Cataract Procedure


At Seibel Vision Surgery, cataract surgery is a state-of-the-art procedure, using a microincisional procedure, called phacoemulsification.

Phacoemulsification uses ultrasound to dissolve the cataract and then a tiny foldable lens is implanted in its place.

Dr. Seibel operates while looking through a highly specialized microscope; he uses the principles of his textbook Phacodynamics to enable a customized procedure for each eye of each individual patient to help insure the gentlest, safest, and most effective operation.


  1. The eyelids are gently opened using the Seibel 3-D Eyelid Speculum.  A very small, beveled incision, about 3 millimeters in size – less than 1/8″ wide, is made at the edge of the cornea, the transparent covering of the front of the eye. Because of the careful construction of this incision, and its small size, the incision is generally self-sealing. This translates to a “no-stitch” operation.  The eye is stabilized during this step with the Seibel Gravity Fixation Ring instrument.

  2. Dr. Seibel then creates an opening in the capsule, which is a micro-thin membrane surrounding the cataract; he uses the Seibel Rhexis Ruler instrument to create this Continuous Curvilinear Capsulorhexis. This procedure, called capsulorhexis, requires extraordinary precision since the capsule is only about four-thousandths of a millimeter thick. This membrane is actually thinner than a red blood cell and Dr. Seibel must delicately remove the capsule while manipulating instruments within the anterior chamber – a space only 3 millimeters deep. Some studies suggest that an expertly created manual capsulorhexis can be even stronger than one created by a femtosecond laser.

  3. Through the tiny incision, a microsurgical, ultrasonic, oscillating probe is inserted, which gently dissolves the cloudy lens, using high frequency sound waves.  The need for ultrasound energy is minimized by the use of Dr Seibel’s instruments, the Seibel Nucleus Chopper and Safety Quick Chopper, which allow gentle disassembly of the cataract prior to ultrasound application.

  4. Simultaneously, this same instrument suctions out the fragmented pieces using ultrasound power. This process is called phacoemulsification, sometimes referred to as phaco.  Dr Seibel applies the principles of his textbook Phacodynamics to allow the gentlest, safest, and most effective surgery that is customized to each individual patient.  Furthermore, he is among the very few surgeons to utilize advanced Dual Linear Pedal control for the utmost finesse in applying machine energy for the operation.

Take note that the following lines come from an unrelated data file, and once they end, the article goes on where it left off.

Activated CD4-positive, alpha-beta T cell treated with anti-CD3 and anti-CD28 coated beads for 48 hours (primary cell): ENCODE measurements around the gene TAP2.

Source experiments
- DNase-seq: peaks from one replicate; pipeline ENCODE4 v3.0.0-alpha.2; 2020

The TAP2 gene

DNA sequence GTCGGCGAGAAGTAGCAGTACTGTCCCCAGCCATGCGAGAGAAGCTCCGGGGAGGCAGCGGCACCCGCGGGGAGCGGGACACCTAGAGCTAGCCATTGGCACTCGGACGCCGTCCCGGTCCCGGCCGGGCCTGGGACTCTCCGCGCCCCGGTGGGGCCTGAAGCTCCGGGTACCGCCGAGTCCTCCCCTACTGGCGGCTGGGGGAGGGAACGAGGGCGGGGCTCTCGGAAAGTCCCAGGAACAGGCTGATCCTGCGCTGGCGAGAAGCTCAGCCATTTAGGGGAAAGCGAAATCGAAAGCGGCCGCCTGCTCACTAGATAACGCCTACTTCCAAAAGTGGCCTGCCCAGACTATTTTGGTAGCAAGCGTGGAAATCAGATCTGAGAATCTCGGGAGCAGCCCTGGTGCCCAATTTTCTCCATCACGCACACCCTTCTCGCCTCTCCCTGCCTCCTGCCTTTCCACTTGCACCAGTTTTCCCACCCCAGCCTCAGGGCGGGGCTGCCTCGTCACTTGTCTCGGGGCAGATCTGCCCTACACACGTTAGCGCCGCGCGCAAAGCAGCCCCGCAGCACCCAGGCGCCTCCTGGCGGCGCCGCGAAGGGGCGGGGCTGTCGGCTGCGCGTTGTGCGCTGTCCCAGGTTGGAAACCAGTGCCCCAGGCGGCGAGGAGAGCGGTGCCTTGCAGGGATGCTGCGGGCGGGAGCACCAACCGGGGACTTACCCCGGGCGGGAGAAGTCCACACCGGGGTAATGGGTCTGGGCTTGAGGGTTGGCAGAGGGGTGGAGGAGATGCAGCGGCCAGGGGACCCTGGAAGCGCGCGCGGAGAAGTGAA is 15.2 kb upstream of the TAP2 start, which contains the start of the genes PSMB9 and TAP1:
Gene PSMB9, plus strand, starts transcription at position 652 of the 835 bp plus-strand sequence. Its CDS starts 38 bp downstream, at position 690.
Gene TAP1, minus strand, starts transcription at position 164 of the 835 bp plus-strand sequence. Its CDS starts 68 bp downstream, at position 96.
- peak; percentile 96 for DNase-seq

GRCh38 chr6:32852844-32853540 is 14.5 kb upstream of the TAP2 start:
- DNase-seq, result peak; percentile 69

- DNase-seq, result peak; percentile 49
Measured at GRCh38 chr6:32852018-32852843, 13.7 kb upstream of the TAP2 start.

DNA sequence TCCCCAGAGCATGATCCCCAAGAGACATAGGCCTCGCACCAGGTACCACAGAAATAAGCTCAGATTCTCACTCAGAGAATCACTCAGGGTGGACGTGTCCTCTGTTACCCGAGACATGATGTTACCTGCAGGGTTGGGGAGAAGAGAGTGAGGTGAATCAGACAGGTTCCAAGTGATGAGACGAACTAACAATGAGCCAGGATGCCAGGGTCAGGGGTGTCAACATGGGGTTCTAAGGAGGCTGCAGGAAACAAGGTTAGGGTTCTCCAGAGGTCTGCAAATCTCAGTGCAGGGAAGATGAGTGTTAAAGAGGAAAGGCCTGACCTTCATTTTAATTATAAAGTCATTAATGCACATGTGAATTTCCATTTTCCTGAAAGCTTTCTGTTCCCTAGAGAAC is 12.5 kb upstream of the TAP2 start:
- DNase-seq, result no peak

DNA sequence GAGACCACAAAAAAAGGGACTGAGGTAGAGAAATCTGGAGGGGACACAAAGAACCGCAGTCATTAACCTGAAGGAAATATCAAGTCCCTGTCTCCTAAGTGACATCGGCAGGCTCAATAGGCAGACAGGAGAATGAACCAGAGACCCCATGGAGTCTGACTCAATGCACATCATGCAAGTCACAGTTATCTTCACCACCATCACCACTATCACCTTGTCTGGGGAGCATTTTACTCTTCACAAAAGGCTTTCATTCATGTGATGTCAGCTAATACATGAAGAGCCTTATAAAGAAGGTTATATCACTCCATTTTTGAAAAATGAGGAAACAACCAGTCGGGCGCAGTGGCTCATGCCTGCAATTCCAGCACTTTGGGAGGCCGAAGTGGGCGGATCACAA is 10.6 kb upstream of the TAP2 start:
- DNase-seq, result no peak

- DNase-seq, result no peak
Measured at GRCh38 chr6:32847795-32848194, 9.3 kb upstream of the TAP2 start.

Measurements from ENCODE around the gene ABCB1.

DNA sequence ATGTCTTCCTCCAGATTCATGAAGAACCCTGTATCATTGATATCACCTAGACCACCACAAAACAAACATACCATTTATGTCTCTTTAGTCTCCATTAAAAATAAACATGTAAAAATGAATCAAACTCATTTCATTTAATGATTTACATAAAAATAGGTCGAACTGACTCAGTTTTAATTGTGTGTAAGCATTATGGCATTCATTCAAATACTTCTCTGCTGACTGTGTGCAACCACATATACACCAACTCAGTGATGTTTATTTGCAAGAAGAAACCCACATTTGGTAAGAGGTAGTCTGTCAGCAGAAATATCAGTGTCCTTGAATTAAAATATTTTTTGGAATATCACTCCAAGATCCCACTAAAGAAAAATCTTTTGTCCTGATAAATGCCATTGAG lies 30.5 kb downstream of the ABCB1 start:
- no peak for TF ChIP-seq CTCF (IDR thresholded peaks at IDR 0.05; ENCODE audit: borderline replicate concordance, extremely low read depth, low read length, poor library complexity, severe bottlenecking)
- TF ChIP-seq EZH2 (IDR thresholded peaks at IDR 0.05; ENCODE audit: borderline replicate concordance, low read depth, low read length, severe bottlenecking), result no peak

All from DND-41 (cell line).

5. Once the denser central nucleus of the cataract has been removed, the softer peripheral cortex of the cataract is removed using an irrigation/aspiration handpiece. The posterior capsule, an elastic bag-like membrane that held the lens, is left in place. It will support the new lens implant, as well as to maintain separation between the front and back parts of the eye.

  6. The intraocular lens is folded and passed through the tiny incision where it is then opened (implanted) inside the capsular bag. The lens is inserted via an injector designed to help keep the incision size small – while allowing implantation of a 6 millimeter lens through a 3 millimeter (or even smaller) incision. The springy arms of the IOL, known as haptics, hold the lens implant within the capsular bag. The IOL does not generally require sutures to remain in good position.

  7. The lens is held in the same position as that of the natural lens (cataract) of the eye, within the capsular bag. At this stage, the cataract operation with IOL implantation is complete.

  8. The incision is called self-sealing because the eye’s natural internal pressure holds the incision tightly closed allowing the eye to heal without stitches. The chances of developing new astigmatism (distorted vision) after surgery are significantly decreased by eliminating stitches, which tend to pull the eye’s surface slightly out of its natural shape.

The surgery typically takes about 20 minutes and is performed on an outpatient basis. This means that you will have the surgery and then go home, usually around 30 minutes afterwards. Most of the time only local anesthesia is used, so you will be awake for the entire process; a mild sedative will be given to insure that you are relaxed and comfortable. After the surgery, you are taken to the recovery room and then released. You will need someone to drive you home.
Usually not.  Although healing usually has rapid improvement in vision with minimal to no discomfort, operating on only one eye enables you to use one eye while the other is healing.  Also, even though many patients with cataracts in both eyes often have both done relatively close together, some patients may have enough visual improvement from the first surgery so that they may not feel sufficient symptoms right away to do the other eye.  Because of the rapid recovery typical of Dr. Seibel’s advanced techniques, patients who want the second cataract done typically may have their second eye procedure done within a week or even a few days of the first one.
All this information about cataracts and surgery might seem a little frightening to you. It is perfectly normal to be a bit apprehensive before any unfamiliar experience; however, be assured that the great majority of our patients say their surgery was remarkably pleasant, and that pain was not even a consideration. We will do everything possible to make sure you are completely comfortable throughout the entire procedure. During your surgery, you will be given a relaxant to enhance calmness and neither see nor feel any part of the surgery. The next morning, you will visit with your physician to further cover any concerns you might have. We are here to help.